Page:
Assessments include screening assessments, Priority Existing Chemicals (PEC) assessments (full, preliminary, and secondary), other assessments and international assessments. PEC assessments comprise assessment modules, with the modular make-up of each varying depending on the scope of the assessment. The modules are: hazard assessment, exposure assessment, risk assessment/current controls, environment assessment, public health assessment, and recommendations/final draft report.
Chemicals to be considered for full or preliminary assessment are assessed by an expert agency panel against a set of criteria covering issues in public health, occupational health and safety and the environment. The data used for the screening comprise health and environmental hazard data plus exposure data submitted by industry in response to notice in the Chemical Gazette. Screening allows the chemicals to be included on the Candidate List on the basis of the perceived severity of the threat posed to human health or the environment. Results of screening assessments are made public.
This class of assessment provides for the fast collection and distribution of data on one or more aspects of a chemical that may be of concern, but which has not been declared a PEC. They serve the situation where there is an identified need for data on a chemical, but not necessarily for an evaluation of the data. Related or similar chemicals may be considered as a group. The draft reports are circulated for comment to interested parties before publication.
Full assessments usually include information on chemical and physical properties, uses, exposure, kinetics and metabolism, effects on experimental animals and in vitro test systems, and human health effects. They include a hazard assessment and classification, a section on risk characterisation, risk management, and recommendations for safe use. Full assessments include an occupational, consumer and/or environmental risk assessment. Sometimes related or similar chemicals are assessed as a group, and the assessment can focus on specific areas of concern. This flexibility in assessment ensures that NICNAS resources are targeted effectively to priority areas of concern.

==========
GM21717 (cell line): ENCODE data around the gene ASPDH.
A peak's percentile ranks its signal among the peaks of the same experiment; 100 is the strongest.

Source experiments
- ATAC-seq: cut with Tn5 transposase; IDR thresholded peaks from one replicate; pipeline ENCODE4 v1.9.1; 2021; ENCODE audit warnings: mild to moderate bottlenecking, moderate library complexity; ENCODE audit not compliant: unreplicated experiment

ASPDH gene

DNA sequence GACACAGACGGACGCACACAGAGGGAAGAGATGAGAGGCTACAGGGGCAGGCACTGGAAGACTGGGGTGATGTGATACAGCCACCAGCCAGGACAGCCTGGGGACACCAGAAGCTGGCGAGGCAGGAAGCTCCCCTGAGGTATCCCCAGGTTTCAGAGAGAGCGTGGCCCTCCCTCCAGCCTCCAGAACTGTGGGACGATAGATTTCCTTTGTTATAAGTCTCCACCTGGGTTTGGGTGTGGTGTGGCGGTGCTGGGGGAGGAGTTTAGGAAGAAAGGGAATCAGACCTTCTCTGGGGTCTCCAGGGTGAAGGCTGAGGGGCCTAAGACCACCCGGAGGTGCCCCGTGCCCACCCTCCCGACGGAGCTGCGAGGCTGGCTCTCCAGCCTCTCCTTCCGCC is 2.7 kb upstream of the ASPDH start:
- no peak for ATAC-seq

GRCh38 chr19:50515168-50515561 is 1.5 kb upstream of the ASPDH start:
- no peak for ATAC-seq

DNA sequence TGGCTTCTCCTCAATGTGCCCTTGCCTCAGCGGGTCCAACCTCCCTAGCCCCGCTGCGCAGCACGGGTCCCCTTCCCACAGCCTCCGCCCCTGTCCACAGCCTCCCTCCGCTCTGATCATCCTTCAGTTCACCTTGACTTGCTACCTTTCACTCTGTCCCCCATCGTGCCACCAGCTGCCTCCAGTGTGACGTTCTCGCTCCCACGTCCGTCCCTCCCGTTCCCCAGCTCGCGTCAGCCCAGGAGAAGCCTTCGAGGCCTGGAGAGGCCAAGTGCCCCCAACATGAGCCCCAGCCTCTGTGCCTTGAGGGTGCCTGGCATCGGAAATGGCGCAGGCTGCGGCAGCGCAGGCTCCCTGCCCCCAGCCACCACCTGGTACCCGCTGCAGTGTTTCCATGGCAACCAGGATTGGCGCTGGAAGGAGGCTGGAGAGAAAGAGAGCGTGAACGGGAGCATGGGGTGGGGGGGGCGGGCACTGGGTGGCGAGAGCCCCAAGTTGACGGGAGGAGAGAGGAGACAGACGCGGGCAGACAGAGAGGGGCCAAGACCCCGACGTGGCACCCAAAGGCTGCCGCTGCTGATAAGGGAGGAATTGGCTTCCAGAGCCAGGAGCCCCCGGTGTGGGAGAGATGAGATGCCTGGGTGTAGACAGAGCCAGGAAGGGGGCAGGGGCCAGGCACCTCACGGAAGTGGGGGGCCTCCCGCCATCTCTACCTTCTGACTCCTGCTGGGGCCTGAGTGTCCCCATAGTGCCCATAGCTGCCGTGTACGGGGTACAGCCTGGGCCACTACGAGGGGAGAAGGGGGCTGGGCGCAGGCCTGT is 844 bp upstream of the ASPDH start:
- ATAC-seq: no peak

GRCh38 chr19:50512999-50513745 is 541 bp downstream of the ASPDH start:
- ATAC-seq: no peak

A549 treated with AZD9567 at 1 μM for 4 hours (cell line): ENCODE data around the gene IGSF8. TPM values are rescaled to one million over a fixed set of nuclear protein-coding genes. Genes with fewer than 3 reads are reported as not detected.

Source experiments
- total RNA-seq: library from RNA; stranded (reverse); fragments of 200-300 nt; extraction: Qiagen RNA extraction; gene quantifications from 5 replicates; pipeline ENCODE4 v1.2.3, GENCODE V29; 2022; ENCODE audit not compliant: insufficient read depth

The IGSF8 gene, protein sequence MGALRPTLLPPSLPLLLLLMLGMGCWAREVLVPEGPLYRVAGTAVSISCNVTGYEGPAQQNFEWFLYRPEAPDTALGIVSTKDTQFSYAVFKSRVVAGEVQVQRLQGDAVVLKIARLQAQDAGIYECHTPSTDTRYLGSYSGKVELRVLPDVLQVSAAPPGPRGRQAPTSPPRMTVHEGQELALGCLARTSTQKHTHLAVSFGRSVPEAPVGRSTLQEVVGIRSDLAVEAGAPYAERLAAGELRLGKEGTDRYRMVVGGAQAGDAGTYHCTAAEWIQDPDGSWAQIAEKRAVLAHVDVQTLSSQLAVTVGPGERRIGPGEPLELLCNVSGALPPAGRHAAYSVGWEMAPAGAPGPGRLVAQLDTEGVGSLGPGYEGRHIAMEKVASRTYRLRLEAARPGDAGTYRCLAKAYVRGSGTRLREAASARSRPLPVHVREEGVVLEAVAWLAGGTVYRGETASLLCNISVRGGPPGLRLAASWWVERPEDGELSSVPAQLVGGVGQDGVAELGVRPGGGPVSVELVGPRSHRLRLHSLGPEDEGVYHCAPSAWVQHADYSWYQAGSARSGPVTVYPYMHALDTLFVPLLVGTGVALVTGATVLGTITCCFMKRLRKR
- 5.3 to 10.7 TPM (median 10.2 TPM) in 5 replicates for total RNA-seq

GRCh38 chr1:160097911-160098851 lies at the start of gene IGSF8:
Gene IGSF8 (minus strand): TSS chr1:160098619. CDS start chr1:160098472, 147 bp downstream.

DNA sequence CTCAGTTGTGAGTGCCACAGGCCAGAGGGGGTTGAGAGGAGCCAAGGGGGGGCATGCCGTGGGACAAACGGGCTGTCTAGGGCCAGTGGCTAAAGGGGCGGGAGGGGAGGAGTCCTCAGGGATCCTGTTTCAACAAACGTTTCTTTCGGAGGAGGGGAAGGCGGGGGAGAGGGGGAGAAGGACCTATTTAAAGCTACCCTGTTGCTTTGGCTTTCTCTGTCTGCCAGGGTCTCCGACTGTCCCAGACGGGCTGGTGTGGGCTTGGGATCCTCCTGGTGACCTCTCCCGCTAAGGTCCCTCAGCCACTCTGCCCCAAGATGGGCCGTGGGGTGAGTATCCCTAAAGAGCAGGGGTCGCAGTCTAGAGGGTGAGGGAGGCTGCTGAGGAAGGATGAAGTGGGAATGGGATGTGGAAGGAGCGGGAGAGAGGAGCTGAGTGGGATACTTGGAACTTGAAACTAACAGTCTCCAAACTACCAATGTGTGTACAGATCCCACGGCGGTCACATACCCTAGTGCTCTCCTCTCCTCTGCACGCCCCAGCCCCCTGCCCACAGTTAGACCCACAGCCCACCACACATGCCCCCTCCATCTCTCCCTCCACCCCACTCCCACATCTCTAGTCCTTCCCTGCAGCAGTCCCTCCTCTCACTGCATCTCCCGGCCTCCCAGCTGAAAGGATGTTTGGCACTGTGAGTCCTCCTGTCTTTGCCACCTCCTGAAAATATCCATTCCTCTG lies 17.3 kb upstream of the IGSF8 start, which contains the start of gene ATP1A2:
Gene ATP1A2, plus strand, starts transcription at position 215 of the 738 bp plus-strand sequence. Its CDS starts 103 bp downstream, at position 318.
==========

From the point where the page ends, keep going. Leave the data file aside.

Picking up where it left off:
Preliminary assessments are less detailed, tailored to the particular aspects that are the focus of the assessment. Preliminary assessments do not include a risk assessment. As with full assessments, preliminary assessments can apply to the chemical generally, or can concentrate on particular uses of the chemical, or on its manufacture, handling, storage or uses in a specified geographical area or in specified circumstances.
Following the publication of a PEC assessment there may be changes in circumstances that require a reassessment of particular aspects of the chemical. The secondary notification and assessment process is implemented when a new use of the chemical occurs or when significant new information about the health or environmental effects or circumstances of use of the chemical become available.
Secondary assessments may also be required for new chemicals that have been assessed by NICNAS. They are subsequently listed on the Australian Inventory of Chemical Substances and are then considered to be existing chemicals.
There are two international assessment programs for existing chemicals under the auspices of the Organisation for Economic Cooperation and Development (OECD) and the International Program on Chemical Safety (IPCS).
These programs coordinate international agreements on one assessment of a chemical, based on a draft assessment contributed by one of the participating countries. This avoids duplication by the other participating countries. The outcomes of international assessments are routinely considered by NICNAS.
The OECD’s Screening Information Data Sets program concentrates on the potential hazards of high production volume chemicals (HPV), or chemicals being produced in quantities of at least 1,000 tonnes per year in at least one OECD member country.
In order to share the burden of testing and assessing these chemicals, member countries work together to cooperatively investigate HPV chemicals.
Hazard assessment reports prepared by a country are available to all other member countries. The assessments are considered and member countries agree on conclusions about the hazards of the chemical and recommendations concerning the need for follow-up actions. The chemical industry plays a significant voluntary role in this program.
The IPCS is a cooperative program of the World Health Organisation, the United Nations Environment Program and the International Labour Organization.
It publishes Concise International Chemical Assessment Documents that are summaries of relevant scientific information based on selected national or regional evaluation documents.